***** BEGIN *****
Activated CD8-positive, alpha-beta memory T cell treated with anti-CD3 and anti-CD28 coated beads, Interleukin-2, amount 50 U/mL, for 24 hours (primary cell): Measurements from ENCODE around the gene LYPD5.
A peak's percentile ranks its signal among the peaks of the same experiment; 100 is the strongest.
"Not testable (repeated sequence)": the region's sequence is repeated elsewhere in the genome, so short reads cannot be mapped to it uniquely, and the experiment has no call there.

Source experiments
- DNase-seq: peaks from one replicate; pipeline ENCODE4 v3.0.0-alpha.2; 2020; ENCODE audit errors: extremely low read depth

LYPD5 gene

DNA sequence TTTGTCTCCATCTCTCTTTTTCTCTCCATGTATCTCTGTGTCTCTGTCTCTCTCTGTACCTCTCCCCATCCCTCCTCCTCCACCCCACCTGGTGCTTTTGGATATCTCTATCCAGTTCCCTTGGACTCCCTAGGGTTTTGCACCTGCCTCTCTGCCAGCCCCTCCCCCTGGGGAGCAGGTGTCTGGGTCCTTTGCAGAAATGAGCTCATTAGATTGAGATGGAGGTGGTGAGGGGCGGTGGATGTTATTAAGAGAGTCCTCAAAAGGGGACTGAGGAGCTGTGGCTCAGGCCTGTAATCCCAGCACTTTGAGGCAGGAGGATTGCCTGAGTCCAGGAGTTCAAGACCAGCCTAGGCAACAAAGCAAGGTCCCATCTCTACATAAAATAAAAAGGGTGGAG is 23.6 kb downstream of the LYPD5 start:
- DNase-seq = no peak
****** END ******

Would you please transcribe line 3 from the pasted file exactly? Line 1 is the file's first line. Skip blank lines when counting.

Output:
"Not testable (repeated sequence)": the region's sequence is repeated elsewhere in the genome, so short reads cannot be mapped to it uniquely, and the experiment has no call there.